Bevacizumab Treatment Beyond Disease Progression in Advanced NSCLC


Key Points

  • No benefit in overall survival after first disease progression was observed with continued bevacizumab plus the standard of care.
  • Improvements in progression-free survival from third disease progression, time to second disease progression, and time to third disease progression were observed.

As reported in JAMA Oncology by Gridelli et al, the phase IIIB AvaALL trial did not show improved overall survival with continued bevacizumab (Avastin) treatment beyond disease progression in patients with advanced non–small cell lung cancer (NSCLC), although some improvements in subsequent progression-free survival and time to disease progression were observed.

Study Details

In the open-label trial, conducted between 2011 and 2015, 485 patients with nonsquamous NSCLC from 123 sites worldwide were randomized to continued bevacizumab plus standard of care (n = 245) or standard of care (n = 240) after disease progression on first-line bevacizumab plus platinum-doublet chemotherapy and at least two cycles of bevacizumab maintenance. Patients received bevacizumab at 7.5 or 15 mg/kg every 21 days and investigator choice of standard of care.

The primary outcome measure was overall survival after first disease progression. Secondary outcomes included progression-free survival from first to second (PFS2) and third disease progression (PFS3), as well as time to second (TTP2) and third disease progression (TTP3).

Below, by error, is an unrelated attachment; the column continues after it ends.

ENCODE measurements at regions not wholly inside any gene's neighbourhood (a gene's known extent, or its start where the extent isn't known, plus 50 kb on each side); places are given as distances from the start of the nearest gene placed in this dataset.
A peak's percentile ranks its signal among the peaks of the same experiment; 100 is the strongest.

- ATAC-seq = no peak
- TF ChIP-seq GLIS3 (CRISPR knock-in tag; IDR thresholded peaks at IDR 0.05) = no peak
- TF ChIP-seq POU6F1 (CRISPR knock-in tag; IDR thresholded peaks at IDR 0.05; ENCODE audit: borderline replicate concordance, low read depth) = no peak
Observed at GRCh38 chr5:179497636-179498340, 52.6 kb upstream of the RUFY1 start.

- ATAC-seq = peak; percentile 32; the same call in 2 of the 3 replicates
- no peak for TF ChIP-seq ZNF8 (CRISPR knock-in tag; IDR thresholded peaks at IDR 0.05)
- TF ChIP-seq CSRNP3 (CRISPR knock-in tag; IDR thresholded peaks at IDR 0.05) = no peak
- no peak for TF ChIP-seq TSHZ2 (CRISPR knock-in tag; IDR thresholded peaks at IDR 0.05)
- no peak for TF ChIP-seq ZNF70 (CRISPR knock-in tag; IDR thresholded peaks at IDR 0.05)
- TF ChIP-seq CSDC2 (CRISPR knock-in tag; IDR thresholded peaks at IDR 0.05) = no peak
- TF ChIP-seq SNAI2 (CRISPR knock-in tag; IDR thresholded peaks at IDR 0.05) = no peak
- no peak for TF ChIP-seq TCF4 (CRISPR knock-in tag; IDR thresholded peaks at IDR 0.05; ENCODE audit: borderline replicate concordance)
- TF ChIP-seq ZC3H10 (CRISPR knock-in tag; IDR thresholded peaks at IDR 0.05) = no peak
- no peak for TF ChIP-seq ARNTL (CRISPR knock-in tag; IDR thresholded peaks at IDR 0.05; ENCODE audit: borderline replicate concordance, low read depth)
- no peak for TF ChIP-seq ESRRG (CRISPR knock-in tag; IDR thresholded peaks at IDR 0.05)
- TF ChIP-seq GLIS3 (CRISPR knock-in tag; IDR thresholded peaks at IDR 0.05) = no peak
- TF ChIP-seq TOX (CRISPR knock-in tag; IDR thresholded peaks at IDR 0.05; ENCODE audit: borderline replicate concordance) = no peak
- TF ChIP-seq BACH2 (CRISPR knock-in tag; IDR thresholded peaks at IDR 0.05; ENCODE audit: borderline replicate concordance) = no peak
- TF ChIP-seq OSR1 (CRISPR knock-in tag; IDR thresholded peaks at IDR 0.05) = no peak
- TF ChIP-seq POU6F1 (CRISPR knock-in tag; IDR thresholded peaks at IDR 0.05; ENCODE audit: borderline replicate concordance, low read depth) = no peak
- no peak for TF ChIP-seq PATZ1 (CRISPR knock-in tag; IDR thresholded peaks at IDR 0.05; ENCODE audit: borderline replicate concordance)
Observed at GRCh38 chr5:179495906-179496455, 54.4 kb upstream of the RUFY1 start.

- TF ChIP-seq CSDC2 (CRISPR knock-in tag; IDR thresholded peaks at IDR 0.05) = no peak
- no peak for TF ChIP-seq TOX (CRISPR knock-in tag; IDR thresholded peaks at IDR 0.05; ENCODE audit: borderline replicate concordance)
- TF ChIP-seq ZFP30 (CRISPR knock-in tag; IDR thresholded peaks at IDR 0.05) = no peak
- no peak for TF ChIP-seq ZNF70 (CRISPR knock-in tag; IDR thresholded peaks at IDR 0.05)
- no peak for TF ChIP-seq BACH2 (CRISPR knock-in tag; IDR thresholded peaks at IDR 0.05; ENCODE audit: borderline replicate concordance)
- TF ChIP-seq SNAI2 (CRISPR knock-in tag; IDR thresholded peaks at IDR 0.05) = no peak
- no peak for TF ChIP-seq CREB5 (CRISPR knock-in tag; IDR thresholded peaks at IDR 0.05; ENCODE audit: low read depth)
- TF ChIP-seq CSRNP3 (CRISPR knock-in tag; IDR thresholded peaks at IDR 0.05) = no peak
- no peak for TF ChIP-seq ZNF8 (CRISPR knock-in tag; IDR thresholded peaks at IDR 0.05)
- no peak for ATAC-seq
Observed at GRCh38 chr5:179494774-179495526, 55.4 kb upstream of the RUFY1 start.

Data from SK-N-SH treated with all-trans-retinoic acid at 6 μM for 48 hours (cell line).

Efficacy Outcomes

Median overall survival after first disease progression was 11.9 months with continued bevacizumab/standard of care vs 10.2 months with continued standard of care (hazard ratio = 0.84, P = .104). Median PFS2 was 5.5 vs 4.0 months (HR = 0.83, P = .06) and median PFS3 was 4.0 vs 2.6 months (HR = 0.63, P = .0045). Median TTP2 was 5.6 vs 4.2 months (HR = 0.79, P = .0311) and median TTP3 was 4.1 vs 2.7 months (HR = 0.69, P = .0326).


The frequency of adverse events of special interest of any grade, consisting of arterial and venous thromboembolic events, hypertension, and proteinuria, was 48.6% in the bevacizumab/standard of care group vs 27.2 in the standard of care group. Grade 3 or 4 adverse events occurred in 76.5% vs 60.3%. Death due to adverse events considered related to treatment occurred in 6.6% vs 5.2%. No new bevacizumab safety signals were observed.

The investigators concluded, “A substantial benefit of bevacizumab therapy beyond progression in patients with NSCLC was not shown, but some improvements in efficacy were observed. No new safety signals were identified.”

The study was funded by F. Hoffmann-La Roche Ltd.

Cesare Gridelli, MD, of the Division of Medical Oncology, S.G. Moscati Hospital, Avellino, is the corresponding author of the JAMA Oncology article.

The content in this post has not been reviewed by the American Society of Clinical Oncology, Inc. (ASCO®) and does not necessarily reflect the ideas and opinions of ASCO®.